• the method of extraction used in the project and the major subnational political jurisdiction of each project; and

• the payments made by a subsidiary or entity controlled by the issuer.

The final rules define “project" using a three-pronged definition: (1) the type of resource being commercially developed; (2) the method of extraction; and (3) the major subnational political jurisdiction where the commercial development of the resource is taking place. This definition will allow an issuer to make the payment disclosure at a higher level of aggregation than under the 2016 rules' contract-based definition.

The final rules define “payment" to mean a payment that 1) is made to further the commercial development of oil, natural gas or minerals, 2) is not de minimis (which is discussed in more detail below) and 3) includes taxes, royalties, fees, production entitlements, bonuses or other material benefits that the SEC determines to be part of the commonly recognized revenue stream for oil, natural gas or minerals.

What Kinds of Activities Does It Apply To?

Commercial development of oil, natural gas or minerals means exploration, extraction, processing and export of oil, natural gas or minerals, or the acquisition of a license for any such activity. The final rules define “extraction" to mean the production of oil or natural gas or the extraction of minerals. “Processing" includes some midstream activities such as the crushing or preparing of raw ore prior to smelting. Processing also includes midstream activities such as removing liquid hydrocarbons from gas and upgrading bitumen or heavy oil, through the earlier of the point of being sold to an unrelated third party or delivered to a main pipeline, a common carrier or a marine terminal. Processing does not include downstream activities such as refining or smelting. “Export" means a resource's movement across an international border from the host country to another country by an issuer with an ownership interest in the resource.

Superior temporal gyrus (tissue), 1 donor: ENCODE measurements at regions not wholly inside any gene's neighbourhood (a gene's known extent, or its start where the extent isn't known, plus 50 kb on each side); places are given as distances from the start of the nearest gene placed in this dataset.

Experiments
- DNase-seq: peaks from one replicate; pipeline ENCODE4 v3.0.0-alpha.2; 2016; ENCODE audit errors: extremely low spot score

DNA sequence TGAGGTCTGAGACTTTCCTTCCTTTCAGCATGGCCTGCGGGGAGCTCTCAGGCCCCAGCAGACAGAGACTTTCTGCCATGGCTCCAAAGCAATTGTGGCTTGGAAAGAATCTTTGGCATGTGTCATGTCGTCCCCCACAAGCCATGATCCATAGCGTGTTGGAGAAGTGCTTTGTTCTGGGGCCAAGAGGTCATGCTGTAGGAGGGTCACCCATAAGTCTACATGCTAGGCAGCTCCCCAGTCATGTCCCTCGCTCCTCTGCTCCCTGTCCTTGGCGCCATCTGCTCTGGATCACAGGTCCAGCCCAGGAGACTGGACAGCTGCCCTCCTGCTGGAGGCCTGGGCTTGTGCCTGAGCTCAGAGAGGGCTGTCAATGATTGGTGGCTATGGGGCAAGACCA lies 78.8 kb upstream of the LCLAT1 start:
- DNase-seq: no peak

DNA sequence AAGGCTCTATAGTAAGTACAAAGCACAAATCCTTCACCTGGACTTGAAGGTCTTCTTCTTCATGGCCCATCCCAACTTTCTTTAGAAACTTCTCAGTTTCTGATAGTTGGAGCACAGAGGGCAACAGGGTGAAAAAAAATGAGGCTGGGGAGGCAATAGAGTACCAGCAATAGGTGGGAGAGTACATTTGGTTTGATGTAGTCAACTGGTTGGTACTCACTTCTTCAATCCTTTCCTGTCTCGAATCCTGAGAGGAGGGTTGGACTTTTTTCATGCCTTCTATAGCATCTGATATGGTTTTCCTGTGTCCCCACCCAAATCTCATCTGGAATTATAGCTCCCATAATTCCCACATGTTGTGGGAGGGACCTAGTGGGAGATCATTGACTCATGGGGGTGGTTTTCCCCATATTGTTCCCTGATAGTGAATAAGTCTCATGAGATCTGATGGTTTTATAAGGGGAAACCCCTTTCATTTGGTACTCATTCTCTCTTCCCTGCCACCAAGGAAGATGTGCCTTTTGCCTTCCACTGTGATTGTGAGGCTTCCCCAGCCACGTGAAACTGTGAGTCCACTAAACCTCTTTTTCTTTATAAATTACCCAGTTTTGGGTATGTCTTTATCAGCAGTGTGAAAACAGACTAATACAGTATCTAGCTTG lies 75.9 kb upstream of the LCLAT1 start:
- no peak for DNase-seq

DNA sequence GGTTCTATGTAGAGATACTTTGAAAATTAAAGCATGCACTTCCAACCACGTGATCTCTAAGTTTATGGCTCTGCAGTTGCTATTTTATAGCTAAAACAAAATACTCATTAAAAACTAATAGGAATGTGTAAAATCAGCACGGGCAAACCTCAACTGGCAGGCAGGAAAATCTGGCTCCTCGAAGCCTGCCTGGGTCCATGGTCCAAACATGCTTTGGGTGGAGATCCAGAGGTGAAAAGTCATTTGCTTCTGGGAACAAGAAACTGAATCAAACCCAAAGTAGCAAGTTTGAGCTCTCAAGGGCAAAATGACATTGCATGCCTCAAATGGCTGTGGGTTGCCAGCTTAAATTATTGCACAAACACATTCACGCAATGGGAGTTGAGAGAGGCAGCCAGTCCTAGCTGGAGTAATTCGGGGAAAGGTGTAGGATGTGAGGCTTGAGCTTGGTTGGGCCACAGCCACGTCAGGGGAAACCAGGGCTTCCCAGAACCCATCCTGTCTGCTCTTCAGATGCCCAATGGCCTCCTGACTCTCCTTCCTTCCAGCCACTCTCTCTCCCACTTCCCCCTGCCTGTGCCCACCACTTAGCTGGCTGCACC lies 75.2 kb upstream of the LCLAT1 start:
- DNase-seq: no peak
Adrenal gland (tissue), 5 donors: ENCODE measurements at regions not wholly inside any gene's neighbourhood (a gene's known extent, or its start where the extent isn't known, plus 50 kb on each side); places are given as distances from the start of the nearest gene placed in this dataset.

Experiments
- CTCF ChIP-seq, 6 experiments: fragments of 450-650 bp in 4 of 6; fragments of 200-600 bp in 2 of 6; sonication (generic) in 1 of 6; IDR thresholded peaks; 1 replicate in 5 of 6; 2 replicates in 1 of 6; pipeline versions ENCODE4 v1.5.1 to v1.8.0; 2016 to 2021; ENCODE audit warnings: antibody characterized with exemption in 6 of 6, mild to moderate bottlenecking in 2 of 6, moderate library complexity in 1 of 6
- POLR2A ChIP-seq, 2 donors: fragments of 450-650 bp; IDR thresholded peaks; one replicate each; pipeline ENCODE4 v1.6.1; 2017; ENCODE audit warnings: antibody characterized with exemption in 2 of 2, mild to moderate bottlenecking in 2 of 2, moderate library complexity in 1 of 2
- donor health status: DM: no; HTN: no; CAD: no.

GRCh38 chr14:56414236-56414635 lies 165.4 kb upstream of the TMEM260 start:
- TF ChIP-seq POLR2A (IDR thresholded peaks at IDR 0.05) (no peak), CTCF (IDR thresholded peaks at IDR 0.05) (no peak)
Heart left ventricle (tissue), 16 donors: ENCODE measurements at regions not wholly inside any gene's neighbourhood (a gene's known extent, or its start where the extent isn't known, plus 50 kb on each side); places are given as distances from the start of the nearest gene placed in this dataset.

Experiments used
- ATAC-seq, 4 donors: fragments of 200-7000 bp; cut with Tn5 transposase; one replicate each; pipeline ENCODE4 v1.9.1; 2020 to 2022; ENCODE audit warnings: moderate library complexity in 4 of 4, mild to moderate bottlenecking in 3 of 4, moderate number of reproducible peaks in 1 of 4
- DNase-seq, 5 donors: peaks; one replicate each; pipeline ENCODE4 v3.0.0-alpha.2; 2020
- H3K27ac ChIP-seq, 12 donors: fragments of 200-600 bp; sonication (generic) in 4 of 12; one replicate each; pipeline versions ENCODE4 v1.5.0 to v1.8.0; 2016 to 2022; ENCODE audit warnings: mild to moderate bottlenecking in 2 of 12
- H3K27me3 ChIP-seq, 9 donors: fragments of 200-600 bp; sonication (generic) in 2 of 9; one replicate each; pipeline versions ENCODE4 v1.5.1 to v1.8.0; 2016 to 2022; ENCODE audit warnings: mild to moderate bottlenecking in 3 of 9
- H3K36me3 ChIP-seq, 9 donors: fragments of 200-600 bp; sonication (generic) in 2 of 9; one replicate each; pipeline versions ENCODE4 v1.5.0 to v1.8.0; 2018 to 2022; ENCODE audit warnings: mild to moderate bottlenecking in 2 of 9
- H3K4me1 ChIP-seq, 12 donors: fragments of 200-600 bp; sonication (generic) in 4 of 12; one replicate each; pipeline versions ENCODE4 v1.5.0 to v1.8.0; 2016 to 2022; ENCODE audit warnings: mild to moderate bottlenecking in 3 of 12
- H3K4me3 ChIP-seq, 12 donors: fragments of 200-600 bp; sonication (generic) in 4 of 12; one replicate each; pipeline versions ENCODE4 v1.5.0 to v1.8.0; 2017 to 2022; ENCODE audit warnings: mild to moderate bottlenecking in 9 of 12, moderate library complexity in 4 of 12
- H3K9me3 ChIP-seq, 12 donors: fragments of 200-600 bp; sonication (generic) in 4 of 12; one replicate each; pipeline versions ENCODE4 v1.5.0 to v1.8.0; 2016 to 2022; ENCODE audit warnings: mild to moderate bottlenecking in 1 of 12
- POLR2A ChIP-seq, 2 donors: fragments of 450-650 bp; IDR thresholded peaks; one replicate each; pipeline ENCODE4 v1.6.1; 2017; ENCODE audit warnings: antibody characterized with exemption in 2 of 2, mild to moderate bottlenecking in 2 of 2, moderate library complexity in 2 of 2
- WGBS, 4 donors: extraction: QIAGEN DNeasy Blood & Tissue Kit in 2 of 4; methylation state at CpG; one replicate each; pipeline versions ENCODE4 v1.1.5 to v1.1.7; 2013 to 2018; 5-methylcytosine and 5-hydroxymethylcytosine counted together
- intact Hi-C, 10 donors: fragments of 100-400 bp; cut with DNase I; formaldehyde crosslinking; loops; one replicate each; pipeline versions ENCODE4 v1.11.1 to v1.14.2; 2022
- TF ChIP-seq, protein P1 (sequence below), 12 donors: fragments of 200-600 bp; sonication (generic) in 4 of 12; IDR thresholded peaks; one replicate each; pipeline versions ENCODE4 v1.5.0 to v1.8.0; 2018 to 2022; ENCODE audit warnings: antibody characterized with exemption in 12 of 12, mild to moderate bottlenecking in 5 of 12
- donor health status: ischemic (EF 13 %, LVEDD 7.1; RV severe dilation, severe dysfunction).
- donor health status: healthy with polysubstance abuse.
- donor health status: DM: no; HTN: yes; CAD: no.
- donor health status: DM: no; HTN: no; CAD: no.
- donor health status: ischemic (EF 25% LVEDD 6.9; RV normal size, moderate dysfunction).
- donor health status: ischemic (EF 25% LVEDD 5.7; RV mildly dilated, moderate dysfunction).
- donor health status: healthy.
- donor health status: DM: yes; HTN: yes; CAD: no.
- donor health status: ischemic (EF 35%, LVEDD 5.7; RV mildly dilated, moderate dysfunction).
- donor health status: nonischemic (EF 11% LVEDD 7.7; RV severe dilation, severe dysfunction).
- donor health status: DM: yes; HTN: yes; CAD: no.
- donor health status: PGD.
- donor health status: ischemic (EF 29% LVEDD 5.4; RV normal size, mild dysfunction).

This definition of commercial development will capture only “those activities that are directly related to the commercial development of oil, natural gas, or minerals, and not activities ancillary or preparatory to such commercial development." Therefore, this definition will exclude, for example, drill bit manufacturers, hardware providers and operators that provide hydraulic fracturing or drilling services.

Who Does This Apply To?

The adopted rules apply to any resource extraction issuer, which is defined as an issuer that is required to file an annual report with the SEC and that engages in the commercial development of oil, natural gas or minerals. For joint ventures or arrangements where no one party has control, the operator of the venture or arrangement must report all of the payments. Non-operator members are only required to report payments that, as resource extraction issuers, they make directly to governments. All companies with activities related to the development of oil, natural gas or minerals, even if only tangentially, should be aware of this definition and the guidance provided in order to determine whether or not they will be subject to further disclosure requirements.